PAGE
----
• Stephi Durand

My 2022 Potato Plans: Varieties, Containers, and Method

This year I knew for certain I wanted to grow potatoes. I wanted to grow my own and experience the taste of different varieties.


This year, I'm doing that.


On the 6th and 7th of April, I planted four different varieties, topping them off with straw mulch. Now, I plan to take inspiration from Huw Richard's method to enjoy my harvest.


Want to see real-time updates? You can check out my Instagram and my TikTok for photos and videos!


Let's talk about what I'm doing.

twelve of thirteen fabric pots seen from above. All filled with soil and seed potatoes and covered with straw which is being used as mulch.
Seed Potatoes In Fabric Pots

Varieties


My seed potatoes are from DT Brown Seeds, and they're all maincrop varieties.


Salad Blue: A blue-skinned and flesh potato (Although I think it looks purple!)

Mayan Rose: An offspring between Mayan Twilight and Mayan Gold. They have good disease resistance, especially for blight!

Caledonian Rose: A red-skinned yellow flesh variety with wonderful flavour. Also has good resistance to many common diseases found in British gardens

Blue Danube: Part of the Sarpo family, it has excellent resistance to late blight and is quoted as "the best roast potato ever," it is also known to be a good storing potato.

Several seed potatoes in a blue mesh bag which has five purple roots sprouting from the potatoes
Salad Blue Seed Potato Roots

I deliberately chose a variety when making my order because I wanted to have fun with my gardening. Salad Blue I picked solely for the chance to have purple (or blue, I could be seeing it wrong!) potatoes! The Mayan Rose has a beautiful looking skin that I've never seen before. Caledonian Rose was for my preference of red-skinned potatoes, and Blue Danube for its ability to store well.


I haven't decided if I'm harvesting them all in one go or spacing it out, but I do want to see how long my potatoes will last us so hopefully, I can one day have an abundance of them for my family.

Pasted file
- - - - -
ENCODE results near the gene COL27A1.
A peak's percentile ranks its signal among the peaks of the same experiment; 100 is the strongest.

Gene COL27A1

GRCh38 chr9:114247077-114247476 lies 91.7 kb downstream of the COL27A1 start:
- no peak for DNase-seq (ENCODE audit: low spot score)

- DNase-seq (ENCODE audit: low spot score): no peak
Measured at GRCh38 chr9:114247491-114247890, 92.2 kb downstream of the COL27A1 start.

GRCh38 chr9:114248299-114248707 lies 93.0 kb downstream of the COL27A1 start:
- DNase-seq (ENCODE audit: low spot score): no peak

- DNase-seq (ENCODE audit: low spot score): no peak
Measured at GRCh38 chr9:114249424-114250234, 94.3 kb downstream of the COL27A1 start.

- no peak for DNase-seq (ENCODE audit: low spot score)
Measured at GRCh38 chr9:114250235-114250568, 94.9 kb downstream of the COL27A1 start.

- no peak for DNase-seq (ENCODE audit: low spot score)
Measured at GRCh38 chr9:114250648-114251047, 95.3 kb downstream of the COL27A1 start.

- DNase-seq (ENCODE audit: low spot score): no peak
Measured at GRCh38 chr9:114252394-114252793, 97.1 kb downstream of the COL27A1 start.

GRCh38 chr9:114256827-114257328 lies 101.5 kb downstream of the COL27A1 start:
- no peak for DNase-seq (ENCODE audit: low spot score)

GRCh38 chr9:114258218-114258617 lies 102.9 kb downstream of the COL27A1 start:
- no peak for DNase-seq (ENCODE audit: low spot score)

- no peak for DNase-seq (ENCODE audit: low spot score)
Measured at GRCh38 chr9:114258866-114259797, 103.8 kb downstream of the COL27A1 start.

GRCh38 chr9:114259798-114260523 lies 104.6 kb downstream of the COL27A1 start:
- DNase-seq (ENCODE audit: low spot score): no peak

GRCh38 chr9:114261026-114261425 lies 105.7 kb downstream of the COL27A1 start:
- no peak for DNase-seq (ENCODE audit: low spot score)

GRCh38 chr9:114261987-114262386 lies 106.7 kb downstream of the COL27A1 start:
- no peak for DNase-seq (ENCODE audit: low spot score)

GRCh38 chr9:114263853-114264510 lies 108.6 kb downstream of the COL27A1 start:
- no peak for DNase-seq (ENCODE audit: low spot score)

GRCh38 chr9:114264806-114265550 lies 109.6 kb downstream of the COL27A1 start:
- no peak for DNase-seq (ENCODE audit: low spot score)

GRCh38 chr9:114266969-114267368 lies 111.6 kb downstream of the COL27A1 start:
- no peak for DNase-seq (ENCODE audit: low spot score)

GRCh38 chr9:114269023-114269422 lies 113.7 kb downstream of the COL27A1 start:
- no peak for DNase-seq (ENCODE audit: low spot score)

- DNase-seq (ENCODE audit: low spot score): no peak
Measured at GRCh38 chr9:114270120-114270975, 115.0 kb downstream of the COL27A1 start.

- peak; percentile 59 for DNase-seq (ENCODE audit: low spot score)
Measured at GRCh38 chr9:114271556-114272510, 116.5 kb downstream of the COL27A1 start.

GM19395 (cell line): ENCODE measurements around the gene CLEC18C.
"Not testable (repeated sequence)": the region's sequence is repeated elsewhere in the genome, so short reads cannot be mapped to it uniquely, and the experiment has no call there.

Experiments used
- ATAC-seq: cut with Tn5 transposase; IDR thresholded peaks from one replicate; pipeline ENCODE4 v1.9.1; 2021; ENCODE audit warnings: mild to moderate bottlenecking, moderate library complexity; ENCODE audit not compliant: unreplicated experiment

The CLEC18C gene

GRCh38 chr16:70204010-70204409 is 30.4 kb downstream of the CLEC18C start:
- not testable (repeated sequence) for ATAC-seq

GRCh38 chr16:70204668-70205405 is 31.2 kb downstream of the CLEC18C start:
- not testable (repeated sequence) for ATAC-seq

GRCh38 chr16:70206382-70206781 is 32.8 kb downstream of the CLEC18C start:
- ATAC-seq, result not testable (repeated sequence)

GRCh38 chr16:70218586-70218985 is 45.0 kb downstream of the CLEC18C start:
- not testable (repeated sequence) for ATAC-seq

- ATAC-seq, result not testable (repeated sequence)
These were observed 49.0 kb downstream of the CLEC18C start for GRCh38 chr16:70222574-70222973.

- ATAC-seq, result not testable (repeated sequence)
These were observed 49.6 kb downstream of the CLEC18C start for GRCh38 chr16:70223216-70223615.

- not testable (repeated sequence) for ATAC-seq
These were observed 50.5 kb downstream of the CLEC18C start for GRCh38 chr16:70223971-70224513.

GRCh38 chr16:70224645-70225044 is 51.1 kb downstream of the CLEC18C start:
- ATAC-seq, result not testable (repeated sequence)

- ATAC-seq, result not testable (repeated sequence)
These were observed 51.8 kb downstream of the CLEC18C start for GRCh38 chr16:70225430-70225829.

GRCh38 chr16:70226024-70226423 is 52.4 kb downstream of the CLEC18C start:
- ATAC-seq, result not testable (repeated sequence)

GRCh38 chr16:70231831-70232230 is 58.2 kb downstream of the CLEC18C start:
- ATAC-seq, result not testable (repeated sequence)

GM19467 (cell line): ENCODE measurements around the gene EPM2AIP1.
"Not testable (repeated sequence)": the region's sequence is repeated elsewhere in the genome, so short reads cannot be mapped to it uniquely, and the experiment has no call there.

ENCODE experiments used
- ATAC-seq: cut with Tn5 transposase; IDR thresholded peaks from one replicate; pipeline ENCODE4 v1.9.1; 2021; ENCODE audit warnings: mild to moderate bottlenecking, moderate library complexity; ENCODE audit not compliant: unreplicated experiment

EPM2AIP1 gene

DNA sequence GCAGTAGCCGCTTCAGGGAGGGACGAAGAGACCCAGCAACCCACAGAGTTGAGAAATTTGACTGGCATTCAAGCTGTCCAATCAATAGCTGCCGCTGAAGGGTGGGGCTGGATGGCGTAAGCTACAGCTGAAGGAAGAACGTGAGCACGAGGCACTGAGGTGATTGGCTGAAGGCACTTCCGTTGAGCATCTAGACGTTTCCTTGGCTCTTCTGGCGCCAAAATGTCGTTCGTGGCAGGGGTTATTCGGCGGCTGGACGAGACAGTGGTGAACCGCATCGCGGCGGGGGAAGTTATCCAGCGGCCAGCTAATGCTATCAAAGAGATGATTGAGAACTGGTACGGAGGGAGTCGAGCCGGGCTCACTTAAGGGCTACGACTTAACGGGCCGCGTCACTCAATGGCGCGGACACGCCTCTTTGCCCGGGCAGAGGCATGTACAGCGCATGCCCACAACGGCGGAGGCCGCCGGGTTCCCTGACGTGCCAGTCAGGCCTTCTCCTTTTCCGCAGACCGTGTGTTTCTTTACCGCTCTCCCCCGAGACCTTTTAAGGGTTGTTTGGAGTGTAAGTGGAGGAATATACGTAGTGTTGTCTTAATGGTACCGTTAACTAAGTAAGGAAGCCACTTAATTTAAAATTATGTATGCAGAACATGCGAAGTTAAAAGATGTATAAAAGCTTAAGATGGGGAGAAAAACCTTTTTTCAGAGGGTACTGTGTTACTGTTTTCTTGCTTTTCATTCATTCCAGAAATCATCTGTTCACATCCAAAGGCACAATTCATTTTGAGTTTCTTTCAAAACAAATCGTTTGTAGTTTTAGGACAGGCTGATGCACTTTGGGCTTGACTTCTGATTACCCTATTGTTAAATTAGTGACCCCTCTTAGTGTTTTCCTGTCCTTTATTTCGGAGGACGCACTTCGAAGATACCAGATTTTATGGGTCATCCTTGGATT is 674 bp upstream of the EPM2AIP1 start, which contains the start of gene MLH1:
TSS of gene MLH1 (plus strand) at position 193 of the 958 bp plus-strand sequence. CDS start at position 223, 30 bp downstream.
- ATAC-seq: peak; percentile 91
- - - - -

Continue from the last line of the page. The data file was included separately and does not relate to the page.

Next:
Containers


To save space in the raised beds, I (a treat from my partner) decided to invest in a pack of fifteen 22L fabric grow bags. Thirteen of these have been used to plant my potatoes!


I chose fabric grow bags as a way to avoid spending more money on plastic. Even if the plastic containers are high quality, I'd much rather invest in something just as good.


These bags include handles and are incredibly easy to move. That way, should we get any sudden cold weather I can easily move the potatoes to a safer area to continue growing.


This will be my first year using fabric grow bags and I hope they work as well as they look! I'm looking forward to the thought of caring for them and getting many years of use out of them. The remaining two bags I'll be using to grow carrots in!


Method


Taking inspiration from Huw Richards' video, I plan to leave these to do their thing, other than watering them every now and then. This should make it a pretty low maintenance crop which means I can focus my energies on the more attention-needing plants.


My original plan was to harvest all the varieties at once after the plants die back. I want to get the largest potatoes possible as I much prefer having them compared to the smaller baby/new potatoes. But now I'm debating whether I should bring in only what's needed for a week.


To be honest, I want to dive right in and experience all the potato types. Store them safely in a potato sack (to be invested in) and have what we want, when we want them. I also want to see how long the Blue Danube will store for as I am very much for reducing the monthly food bill by spending more on seeds earlier in the year.

thirteen black fabric pots filled with soil and seed potatoes. Each pot as dried straw covering the soil as a mulch.
Potatoes Growing In Fabric Pots

I'm looking forward to growing these potatoes, especially the more colourful type.


What's a fun or interesting variety of potato you've grown? I'd love to get ideas on potential varieties to grow in the future! (Maybe one year I'll find a red-fleshed potato!)

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